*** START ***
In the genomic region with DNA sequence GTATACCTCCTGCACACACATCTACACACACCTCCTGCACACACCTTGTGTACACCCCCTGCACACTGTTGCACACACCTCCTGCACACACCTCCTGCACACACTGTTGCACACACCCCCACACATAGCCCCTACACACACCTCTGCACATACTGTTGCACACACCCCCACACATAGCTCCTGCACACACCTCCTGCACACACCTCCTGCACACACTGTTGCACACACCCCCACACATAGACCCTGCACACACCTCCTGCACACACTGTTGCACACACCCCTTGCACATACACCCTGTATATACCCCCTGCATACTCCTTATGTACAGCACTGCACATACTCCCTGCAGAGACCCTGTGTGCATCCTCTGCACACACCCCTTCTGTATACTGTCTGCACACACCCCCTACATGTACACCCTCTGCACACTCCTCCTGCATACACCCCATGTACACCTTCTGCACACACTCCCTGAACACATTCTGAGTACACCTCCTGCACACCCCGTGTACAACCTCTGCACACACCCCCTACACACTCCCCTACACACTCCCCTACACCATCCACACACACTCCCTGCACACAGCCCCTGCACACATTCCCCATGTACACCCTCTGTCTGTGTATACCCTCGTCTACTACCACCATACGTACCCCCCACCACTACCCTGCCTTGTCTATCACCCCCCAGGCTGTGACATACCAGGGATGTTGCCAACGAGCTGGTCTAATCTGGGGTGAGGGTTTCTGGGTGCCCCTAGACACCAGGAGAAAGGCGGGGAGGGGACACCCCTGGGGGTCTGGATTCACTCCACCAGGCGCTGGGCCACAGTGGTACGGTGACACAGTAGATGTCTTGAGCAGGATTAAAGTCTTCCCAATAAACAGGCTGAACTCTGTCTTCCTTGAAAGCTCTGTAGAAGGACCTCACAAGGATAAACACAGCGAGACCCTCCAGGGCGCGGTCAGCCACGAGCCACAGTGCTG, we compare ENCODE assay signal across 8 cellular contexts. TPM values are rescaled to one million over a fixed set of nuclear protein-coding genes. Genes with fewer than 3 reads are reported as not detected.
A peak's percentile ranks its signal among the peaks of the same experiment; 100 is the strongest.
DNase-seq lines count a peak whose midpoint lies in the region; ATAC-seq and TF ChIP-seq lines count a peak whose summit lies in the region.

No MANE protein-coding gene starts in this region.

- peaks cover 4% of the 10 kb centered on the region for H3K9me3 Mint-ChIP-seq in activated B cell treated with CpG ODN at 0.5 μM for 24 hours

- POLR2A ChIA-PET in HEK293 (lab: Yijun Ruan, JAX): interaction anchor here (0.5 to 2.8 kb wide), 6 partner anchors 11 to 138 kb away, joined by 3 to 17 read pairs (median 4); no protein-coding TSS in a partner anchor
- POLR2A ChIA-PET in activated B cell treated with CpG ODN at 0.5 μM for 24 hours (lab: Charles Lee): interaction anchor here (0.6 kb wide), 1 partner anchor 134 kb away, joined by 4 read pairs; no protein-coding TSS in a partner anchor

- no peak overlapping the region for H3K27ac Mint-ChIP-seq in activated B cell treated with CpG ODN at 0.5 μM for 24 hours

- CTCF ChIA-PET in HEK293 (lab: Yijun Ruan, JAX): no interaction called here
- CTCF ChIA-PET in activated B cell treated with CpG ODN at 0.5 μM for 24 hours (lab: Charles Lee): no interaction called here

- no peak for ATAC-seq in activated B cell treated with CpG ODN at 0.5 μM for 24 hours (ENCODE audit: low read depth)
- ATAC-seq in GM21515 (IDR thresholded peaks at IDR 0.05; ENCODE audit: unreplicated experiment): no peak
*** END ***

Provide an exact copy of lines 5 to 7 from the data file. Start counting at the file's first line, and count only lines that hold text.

- peaks cover 4% of the 10 kb centered on the region for H3K9me3 Mint-ChIP-seq in activated B cell treated with CpG ODN at 0.5 μM for 24 hours

- POLR2A ChIA-PET in HEK293 (lab: Yijun Ruan, JAX): interaction anchor here (0.5 to 2.8 kb wide), 6 partner anchors 11 to 138 kb away, joined by 3 to 17 read pairs (median 4); no protein-coding TSS in a partner anchor
- POLR2A ChIA-PET in activated B cell treated with CpG ODN at 0.5 μM for 24 hours (lab: Charles Lee): interaction anchor here (0.6 kb wide), 1 partner anchor 134 kb away, joined by 4 read pairs; no protein-coding TSS in a partner anchor